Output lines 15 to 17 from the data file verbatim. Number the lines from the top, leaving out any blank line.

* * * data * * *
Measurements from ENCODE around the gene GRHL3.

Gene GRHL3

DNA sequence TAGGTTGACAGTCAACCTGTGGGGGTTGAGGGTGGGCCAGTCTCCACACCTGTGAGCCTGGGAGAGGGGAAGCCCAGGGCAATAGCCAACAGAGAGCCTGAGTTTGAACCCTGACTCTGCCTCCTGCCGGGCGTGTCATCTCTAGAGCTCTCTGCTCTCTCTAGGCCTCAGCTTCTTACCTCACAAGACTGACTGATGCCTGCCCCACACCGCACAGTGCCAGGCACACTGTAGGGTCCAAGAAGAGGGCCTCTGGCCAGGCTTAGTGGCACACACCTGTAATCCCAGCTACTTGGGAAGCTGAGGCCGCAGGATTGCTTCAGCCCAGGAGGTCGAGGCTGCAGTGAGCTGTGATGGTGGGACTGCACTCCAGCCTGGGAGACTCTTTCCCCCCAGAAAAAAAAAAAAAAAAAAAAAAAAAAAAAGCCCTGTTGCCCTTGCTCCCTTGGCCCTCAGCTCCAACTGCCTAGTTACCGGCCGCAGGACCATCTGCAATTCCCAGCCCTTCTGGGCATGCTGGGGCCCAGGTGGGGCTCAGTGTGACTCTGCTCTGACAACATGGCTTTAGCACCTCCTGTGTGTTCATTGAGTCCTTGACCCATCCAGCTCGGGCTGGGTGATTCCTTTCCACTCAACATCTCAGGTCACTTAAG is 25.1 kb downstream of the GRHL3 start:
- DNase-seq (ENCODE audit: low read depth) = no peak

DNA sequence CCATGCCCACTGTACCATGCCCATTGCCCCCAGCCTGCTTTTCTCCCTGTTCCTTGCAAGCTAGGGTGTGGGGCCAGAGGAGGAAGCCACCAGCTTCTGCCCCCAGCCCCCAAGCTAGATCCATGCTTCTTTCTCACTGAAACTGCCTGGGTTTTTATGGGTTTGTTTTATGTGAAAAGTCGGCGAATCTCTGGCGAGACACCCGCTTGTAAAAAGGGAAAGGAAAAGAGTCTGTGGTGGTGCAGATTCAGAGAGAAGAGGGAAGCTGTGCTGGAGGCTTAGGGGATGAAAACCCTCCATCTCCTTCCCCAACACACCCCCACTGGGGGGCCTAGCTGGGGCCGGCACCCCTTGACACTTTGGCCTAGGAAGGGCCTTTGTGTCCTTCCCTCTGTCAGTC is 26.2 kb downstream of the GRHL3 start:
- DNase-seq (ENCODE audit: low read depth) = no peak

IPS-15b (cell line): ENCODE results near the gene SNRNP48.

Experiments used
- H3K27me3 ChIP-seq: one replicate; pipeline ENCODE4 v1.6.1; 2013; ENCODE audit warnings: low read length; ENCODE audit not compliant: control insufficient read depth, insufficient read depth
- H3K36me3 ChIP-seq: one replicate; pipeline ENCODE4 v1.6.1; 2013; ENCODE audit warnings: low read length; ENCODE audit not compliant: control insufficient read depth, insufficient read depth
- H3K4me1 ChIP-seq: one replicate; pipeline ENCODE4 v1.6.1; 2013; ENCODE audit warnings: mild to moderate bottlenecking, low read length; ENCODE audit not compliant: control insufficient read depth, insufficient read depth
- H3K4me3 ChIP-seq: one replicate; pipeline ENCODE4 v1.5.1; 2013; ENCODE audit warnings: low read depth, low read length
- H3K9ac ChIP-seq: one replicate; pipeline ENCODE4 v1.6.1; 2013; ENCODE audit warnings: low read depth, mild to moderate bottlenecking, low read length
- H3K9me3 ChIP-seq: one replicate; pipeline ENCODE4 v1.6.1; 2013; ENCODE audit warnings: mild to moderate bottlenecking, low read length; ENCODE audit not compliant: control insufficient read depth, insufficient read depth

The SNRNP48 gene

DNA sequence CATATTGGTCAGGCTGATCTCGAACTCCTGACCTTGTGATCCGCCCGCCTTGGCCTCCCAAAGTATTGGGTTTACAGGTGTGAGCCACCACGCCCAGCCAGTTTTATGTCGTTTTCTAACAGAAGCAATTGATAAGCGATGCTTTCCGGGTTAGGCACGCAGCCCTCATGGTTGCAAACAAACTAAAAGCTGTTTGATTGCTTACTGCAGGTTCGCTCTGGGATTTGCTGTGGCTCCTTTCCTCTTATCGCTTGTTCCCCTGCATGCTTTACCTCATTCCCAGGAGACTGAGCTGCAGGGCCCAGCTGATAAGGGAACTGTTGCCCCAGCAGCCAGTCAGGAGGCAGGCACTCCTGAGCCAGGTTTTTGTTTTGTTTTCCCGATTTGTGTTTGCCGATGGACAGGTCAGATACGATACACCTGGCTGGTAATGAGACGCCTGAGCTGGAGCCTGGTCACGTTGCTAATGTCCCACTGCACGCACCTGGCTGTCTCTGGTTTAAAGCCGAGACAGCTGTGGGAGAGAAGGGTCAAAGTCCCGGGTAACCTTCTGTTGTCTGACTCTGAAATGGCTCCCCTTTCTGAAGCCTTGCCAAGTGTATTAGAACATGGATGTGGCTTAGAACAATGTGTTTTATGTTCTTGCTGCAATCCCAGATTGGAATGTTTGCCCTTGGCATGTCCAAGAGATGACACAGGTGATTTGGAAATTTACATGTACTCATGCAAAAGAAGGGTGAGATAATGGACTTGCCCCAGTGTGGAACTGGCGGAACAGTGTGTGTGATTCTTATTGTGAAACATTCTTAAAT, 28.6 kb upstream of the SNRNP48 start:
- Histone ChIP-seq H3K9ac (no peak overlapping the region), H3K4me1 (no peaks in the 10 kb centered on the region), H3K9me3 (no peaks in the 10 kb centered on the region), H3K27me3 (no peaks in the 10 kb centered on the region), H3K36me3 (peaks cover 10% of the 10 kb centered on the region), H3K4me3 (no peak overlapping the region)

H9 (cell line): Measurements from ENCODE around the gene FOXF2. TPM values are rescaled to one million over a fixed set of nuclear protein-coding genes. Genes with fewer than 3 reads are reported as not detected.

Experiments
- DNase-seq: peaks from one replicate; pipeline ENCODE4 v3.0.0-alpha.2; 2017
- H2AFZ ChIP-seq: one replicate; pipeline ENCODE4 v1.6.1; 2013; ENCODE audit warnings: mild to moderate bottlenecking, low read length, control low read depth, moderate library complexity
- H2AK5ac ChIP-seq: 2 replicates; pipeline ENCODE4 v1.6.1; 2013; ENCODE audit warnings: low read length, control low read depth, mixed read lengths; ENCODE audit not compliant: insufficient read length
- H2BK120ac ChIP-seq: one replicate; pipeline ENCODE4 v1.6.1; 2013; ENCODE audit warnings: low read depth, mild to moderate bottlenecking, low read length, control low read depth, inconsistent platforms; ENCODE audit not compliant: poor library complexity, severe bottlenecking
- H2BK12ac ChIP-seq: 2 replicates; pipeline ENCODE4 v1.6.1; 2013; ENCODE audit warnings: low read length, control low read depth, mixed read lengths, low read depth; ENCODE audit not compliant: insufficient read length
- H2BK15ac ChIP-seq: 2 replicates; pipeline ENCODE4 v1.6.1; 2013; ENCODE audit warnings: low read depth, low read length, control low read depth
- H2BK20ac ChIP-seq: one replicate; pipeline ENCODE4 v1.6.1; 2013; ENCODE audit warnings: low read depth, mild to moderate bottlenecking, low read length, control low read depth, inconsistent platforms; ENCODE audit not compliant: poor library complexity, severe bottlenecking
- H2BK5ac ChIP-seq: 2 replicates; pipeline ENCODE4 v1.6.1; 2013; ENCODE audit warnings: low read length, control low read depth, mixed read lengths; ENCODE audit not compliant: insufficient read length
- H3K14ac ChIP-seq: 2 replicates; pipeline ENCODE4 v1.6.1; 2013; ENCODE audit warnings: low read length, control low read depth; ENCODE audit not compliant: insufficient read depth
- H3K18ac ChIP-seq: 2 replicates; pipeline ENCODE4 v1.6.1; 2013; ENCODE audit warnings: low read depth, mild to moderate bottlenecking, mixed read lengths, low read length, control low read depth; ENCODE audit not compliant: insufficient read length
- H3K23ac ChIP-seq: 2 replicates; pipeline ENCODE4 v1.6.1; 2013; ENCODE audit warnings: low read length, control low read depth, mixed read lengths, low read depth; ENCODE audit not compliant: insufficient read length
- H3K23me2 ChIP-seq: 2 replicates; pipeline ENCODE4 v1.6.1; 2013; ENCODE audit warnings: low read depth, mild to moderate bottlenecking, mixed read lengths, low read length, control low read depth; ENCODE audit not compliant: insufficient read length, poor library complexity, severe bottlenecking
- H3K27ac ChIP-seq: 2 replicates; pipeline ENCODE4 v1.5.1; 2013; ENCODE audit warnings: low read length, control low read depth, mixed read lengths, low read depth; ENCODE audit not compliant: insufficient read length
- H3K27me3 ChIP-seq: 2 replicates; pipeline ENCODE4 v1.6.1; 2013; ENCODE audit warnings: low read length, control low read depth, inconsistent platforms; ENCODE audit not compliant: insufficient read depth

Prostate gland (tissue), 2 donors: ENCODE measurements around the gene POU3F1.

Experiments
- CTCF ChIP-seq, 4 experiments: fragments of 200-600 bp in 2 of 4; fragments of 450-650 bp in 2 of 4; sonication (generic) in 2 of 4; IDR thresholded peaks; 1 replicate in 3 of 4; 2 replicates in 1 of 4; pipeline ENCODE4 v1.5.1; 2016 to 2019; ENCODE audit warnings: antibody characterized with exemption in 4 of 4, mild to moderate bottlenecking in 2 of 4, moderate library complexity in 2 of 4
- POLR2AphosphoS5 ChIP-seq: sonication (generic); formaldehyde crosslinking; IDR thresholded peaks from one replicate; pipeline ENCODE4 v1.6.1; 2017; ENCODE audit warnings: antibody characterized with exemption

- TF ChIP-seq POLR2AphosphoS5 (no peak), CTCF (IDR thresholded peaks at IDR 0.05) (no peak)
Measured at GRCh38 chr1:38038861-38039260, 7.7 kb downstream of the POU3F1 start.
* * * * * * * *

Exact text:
The SNRNP48 gene

DNA sequence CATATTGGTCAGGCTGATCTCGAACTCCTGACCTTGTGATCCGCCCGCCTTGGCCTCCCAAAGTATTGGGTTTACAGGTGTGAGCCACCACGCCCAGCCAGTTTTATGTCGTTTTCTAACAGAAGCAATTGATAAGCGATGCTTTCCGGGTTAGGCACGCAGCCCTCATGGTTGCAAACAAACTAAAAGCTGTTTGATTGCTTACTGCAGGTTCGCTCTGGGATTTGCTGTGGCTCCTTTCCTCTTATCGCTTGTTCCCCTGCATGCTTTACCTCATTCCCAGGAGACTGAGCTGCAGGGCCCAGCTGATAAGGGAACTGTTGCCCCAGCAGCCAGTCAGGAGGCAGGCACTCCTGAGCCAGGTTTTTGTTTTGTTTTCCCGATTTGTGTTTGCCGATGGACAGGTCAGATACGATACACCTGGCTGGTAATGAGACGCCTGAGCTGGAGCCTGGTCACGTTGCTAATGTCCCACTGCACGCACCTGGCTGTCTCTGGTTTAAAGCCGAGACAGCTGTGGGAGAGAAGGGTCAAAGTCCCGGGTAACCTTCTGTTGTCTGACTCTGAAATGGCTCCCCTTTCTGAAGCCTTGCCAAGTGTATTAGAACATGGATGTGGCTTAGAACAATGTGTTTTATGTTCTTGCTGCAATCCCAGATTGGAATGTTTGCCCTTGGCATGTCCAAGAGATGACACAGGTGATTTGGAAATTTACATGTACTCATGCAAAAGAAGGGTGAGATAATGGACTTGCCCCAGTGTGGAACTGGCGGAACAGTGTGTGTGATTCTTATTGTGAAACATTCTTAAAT, 28.6 kb upstream of the SNRNP48 start:
- Histone ChIP-seq H3K9ac (no peak overlapping the region), H3K4me1 (no peaks in the 10 kb centered on the region), H3K9me3 (no peaks in the 10 kb centered on the region), H3K27me3 (no peaks in the 10 kb centered on the region), H3K36me3 (peaks cover 10% of the 10 kb centered on the region), H3K4me3 (no peak overlapping the region)